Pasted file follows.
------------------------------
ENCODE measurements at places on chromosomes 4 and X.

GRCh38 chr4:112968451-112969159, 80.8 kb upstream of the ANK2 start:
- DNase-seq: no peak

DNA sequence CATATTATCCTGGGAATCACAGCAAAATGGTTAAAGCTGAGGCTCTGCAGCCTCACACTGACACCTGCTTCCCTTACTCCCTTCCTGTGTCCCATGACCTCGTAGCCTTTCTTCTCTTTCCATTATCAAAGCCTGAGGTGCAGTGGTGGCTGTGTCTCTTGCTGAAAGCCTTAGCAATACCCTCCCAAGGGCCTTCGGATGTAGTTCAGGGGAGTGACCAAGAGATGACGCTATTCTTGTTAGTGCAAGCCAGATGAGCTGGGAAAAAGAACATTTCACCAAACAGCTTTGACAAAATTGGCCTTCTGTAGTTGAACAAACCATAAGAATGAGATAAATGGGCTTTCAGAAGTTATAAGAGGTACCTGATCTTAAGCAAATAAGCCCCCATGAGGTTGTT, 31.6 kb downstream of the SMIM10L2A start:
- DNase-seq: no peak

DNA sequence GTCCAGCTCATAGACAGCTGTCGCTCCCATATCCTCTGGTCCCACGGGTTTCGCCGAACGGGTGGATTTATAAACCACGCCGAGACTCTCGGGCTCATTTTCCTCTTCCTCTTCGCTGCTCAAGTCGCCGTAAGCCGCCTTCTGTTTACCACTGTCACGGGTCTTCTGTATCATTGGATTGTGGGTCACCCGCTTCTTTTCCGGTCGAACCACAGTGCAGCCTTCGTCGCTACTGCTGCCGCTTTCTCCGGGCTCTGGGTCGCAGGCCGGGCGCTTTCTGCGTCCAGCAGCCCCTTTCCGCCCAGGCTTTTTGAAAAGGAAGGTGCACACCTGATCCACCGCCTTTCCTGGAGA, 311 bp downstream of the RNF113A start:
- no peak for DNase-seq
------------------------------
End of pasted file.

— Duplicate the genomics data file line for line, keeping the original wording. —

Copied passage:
ENCODE measurements at places on chromosomes 4 and X.

GRCh38 chr4:112968451-112969159, 80.8 kb upstream of the ANK2 start:
- DNase-seq: no peak

DNA sequence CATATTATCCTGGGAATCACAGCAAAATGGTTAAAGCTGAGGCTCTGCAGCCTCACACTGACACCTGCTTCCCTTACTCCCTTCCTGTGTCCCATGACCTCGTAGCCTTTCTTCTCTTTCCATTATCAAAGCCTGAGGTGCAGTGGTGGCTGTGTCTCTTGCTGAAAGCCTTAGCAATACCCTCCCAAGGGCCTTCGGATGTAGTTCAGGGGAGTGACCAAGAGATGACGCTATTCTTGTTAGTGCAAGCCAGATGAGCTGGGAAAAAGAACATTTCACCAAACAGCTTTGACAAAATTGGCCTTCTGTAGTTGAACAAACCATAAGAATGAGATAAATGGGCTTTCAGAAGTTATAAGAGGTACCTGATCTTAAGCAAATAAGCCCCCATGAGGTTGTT, 31.6 kb downstream of the SMIM10L2A start:
- DNase-seq: no peak

DNA sequence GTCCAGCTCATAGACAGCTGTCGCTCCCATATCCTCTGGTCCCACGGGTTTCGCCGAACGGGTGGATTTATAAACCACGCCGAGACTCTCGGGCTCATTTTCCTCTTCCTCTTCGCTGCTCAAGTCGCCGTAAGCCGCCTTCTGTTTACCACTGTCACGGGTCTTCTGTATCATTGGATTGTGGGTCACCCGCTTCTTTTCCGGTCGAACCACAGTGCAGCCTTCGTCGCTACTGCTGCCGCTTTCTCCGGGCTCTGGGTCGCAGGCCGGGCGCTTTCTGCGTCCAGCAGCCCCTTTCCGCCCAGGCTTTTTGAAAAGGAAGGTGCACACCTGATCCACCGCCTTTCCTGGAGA, 311 bp downstream of the RNF113A start:
- no peak for DNase-seq